Different mechanism of action. It binds NMDA receptors and blocks them, so that glutamate (excitatory neurotransmitter) cannot bind.

Psychoactive drug, has been abused as hallucinogenic drug.

2. Cerebral BF / metabolism

Effects cerebral blood flow and intracranial pressure, causes increase in cerebral metabolism and increase in cerebral blood flow, leading to increased intracranial pressure, so should be avoided in patients of head injury or space occupying lesion.

3.  CVS – stimulation (2-20 min)

Cardio stimulatory by two mechanisms:

a.       Sympathetic stimulation

b.      Prevents reuptake of norepinephrine from adrenergic terminals.

Cardio stimulatory effect peaks within 2-4 minutes and normalizes in around 12-20 minutes.

4.  Respiratory – reflexes / bronchodilation

No effect on reflexes and does not abolish ventilator reflexes. Person respires spontaneously without outside assistance.

Another advantage is that it causes bronchodilation due to:

a.       Sympathetic stimulation

b.      Mild degree of direct bronchodilatory effect


1.      Dissociative anesthesia – cataleptic state

In which patient experiences analgesia, catatonia, amnesia, hypnosis, eyes open but unresponsive to painful stimuli, respiring spontaneously, patient is disassociated from surroundings, appears awake but cannot perceive what is going on around him, so called dissociative anesthesia.

2.      Analgesia

Good analgesia given for short surgical procedures, where complete loss of consciousness  is not required  like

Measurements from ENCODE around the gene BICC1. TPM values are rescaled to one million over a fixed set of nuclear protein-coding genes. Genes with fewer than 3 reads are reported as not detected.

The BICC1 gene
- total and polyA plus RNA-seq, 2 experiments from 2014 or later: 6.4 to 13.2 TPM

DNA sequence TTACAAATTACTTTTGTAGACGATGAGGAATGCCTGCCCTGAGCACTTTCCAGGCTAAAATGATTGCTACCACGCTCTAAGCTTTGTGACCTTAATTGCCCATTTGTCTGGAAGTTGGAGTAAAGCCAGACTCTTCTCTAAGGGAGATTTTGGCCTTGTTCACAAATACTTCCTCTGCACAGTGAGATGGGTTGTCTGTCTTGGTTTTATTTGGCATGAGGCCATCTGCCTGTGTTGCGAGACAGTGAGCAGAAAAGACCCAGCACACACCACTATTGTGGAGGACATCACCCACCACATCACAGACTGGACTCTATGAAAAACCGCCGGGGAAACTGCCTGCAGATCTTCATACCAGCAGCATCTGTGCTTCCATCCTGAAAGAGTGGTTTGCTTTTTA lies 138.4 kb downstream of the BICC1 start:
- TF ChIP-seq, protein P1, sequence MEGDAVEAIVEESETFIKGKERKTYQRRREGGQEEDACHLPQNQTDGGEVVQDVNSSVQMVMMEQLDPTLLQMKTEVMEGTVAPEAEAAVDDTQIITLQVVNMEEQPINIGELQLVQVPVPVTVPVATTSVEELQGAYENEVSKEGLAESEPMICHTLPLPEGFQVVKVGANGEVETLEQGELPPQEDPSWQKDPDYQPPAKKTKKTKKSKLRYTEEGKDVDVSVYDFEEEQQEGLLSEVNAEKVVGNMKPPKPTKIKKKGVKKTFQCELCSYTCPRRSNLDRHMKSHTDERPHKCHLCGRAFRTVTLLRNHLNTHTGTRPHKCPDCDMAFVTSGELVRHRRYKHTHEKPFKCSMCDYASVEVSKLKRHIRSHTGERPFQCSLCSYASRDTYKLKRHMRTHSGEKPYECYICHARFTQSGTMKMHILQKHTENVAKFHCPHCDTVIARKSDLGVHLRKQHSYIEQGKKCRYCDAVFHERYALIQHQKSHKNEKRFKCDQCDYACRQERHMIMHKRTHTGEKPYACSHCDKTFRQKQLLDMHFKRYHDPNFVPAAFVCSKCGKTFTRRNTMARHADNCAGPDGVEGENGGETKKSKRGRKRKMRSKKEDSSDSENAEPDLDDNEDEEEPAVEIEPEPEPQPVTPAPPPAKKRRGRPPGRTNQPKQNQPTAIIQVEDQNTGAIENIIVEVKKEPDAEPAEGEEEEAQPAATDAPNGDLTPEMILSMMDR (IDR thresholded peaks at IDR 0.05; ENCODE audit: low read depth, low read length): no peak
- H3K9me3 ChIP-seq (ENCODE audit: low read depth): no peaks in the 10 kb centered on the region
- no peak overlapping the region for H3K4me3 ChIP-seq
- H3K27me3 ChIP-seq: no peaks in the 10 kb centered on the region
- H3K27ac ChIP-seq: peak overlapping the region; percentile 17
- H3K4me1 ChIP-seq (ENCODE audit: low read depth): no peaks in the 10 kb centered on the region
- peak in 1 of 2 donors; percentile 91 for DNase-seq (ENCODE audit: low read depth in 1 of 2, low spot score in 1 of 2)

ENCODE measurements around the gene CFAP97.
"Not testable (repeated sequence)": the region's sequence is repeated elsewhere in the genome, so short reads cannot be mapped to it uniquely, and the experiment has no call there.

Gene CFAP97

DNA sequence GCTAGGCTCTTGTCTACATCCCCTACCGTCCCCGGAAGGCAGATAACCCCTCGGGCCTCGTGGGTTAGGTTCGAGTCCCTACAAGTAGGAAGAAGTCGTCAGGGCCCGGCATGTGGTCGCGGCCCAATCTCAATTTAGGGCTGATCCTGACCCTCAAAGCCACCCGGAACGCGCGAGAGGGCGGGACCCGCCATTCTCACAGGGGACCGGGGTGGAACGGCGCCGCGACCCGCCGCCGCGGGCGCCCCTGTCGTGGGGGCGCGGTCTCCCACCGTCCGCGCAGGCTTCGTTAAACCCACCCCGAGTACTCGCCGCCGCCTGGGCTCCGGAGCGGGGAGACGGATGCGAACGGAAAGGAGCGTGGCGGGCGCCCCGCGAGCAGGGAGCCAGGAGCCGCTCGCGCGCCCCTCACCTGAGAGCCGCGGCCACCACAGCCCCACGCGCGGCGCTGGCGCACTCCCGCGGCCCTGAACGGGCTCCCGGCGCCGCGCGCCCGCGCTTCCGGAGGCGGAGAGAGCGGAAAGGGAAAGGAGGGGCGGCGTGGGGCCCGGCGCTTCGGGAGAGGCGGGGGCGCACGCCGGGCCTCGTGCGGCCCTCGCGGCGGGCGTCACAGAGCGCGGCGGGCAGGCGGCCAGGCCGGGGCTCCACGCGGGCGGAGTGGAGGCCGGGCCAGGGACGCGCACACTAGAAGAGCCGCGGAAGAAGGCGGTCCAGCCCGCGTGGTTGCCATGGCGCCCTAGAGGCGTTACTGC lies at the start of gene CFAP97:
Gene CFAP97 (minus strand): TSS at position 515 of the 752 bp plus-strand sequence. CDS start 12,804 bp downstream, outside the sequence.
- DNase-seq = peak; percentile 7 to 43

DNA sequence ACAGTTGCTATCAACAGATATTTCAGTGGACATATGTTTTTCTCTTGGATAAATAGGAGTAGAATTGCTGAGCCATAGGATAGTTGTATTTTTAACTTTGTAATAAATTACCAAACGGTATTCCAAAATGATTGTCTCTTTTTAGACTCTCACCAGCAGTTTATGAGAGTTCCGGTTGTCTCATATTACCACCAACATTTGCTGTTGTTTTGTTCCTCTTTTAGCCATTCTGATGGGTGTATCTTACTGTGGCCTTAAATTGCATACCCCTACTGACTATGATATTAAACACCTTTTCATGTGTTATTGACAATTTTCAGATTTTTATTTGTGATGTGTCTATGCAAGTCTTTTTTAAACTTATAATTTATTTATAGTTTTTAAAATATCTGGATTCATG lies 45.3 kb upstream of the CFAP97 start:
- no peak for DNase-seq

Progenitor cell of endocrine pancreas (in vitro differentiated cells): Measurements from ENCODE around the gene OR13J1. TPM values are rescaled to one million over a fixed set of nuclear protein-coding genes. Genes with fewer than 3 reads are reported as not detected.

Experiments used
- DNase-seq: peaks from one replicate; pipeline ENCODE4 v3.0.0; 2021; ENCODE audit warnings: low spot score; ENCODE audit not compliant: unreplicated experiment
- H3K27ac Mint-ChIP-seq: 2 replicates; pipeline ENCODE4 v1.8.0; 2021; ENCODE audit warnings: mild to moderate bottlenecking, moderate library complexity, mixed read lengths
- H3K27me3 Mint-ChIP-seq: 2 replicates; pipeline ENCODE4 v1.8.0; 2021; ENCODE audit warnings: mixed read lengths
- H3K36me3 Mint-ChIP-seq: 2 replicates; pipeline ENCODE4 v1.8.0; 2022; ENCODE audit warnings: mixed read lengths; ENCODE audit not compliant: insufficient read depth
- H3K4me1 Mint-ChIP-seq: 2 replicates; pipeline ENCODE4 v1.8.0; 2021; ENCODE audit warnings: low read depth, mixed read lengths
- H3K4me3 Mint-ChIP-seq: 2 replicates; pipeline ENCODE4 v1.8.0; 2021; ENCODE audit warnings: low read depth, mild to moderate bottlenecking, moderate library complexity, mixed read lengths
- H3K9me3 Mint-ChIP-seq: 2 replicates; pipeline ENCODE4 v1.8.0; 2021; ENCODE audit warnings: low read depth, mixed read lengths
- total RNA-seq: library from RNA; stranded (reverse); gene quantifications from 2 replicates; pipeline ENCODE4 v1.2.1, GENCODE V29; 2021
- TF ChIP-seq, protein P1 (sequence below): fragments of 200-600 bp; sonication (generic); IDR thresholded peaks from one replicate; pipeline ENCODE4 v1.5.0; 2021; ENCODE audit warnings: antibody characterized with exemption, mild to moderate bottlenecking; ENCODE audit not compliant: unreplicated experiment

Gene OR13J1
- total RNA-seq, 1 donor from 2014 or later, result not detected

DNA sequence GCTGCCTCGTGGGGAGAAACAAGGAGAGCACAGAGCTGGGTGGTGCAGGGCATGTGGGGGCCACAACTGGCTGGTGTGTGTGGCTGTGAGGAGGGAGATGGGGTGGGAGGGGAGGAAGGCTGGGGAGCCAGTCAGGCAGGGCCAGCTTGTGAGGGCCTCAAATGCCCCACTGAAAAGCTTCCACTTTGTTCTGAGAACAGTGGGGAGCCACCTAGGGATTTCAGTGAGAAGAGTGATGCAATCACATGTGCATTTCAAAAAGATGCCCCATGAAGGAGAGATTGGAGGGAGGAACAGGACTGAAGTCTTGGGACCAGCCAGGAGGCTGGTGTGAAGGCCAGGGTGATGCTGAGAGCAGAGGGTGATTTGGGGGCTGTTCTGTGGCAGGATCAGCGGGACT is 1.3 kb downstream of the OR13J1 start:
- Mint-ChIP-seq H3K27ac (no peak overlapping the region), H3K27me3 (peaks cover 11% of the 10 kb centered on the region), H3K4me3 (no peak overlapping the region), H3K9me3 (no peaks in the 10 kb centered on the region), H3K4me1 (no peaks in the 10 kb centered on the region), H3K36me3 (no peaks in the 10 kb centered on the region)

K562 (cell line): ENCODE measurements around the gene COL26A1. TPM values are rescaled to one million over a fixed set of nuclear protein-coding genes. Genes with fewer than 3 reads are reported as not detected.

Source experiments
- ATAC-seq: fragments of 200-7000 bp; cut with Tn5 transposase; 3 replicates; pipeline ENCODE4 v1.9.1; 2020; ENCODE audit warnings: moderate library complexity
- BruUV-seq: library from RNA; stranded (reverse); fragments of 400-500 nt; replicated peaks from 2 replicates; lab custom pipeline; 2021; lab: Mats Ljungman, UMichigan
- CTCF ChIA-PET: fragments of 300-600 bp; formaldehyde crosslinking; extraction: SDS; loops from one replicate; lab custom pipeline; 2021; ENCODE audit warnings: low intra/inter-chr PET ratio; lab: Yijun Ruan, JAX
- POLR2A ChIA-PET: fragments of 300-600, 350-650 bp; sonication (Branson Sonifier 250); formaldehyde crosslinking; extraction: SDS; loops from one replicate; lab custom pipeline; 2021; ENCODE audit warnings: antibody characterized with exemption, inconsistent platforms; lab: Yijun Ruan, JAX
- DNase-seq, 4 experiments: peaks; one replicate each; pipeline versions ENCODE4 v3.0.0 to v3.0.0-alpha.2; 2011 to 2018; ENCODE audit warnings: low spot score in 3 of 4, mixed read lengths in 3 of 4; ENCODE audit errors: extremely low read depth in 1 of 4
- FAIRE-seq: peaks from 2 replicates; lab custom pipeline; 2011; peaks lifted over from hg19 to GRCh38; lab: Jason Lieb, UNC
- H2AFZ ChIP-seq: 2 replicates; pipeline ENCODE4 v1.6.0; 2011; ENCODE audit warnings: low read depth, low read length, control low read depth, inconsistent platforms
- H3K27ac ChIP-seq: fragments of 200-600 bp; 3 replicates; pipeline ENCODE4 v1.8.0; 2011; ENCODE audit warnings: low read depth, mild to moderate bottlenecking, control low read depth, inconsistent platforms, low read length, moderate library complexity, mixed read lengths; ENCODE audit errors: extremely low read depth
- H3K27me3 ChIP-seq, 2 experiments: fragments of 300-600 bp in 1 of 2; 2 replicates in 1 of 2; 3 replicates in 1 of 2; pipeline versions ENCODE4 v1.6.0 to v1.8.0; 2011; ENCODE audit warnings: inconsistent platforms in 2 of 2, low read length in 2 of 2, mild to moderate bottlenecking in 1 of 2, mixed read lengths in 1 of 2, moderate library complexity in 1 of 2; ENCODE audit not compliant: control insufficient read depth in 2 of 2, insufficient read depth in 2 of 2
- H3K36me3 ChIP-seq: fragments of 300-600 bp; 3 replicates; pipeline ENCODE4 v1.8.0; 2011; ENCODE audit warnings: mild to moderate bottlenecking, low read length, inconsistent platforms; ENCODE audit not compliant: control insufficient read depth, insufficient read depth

a. Old age

old age, where poor cardiovascular reserves are present (cardio stimulatory action).

b. Children

Also commonly used in children

c.  Hemodynamic stability

In patients with hemodynamic instability (septic shock, cardiogenic shock) or patients bleeding profusely.

d. Bronchodilation

Also useful for patients of chronic obstructive airway disorder, where bronchodilation has beneficial effect.

e.  Topical – arthritic pain

Newer preparations of Ketamine are available for topical application for arthritic pain.

Adverse effects

1. CVS – IHD

As cardio stimulatory avoided in patients with ischemic heart disease

2. Emergence delirium – BZD

Seen during recovery. Patient experiences hallucinations, illusions and dream like state. This is due to very high lipid solubility. Ketamine dissolves in nervous tissue, when plasma levels are decreased, effects are still present.

To avoid this patient is administered benzodiazepines like diazepam or midazolam.



No sensitization of heart to catecholamines  pharyngeal/ laryngeal reflexes are not abolished
Rapid recovery In over dosage depression of VMC, myocardium and respiration
No excitement during induction Regurgitation due to relaxation of gastro esophageal sphincter
Injection may cause necrosis, thrombophlebitis, nerve damage, vasospasm on intra – arterial injection  (may lead to gangrene)
Effective by both i/v & i/m  injection No muscle relaxation
Anesthesia is accompanied by profound analgesia Tends to raise intraocular, intra cranial blood pressures and heart rate
Can be used alone for minor surgery Hallucinations, nightmares and delirium may last up to 24 hrs.
Does not produce vomiting, hypotension, bronchospasm Cannot be used for surgery on larynx, pharynx, bronchi
Less respiratory complications due to less impairment of pharyngeal/ laryngeal reflexes Poor in relieving visceral pain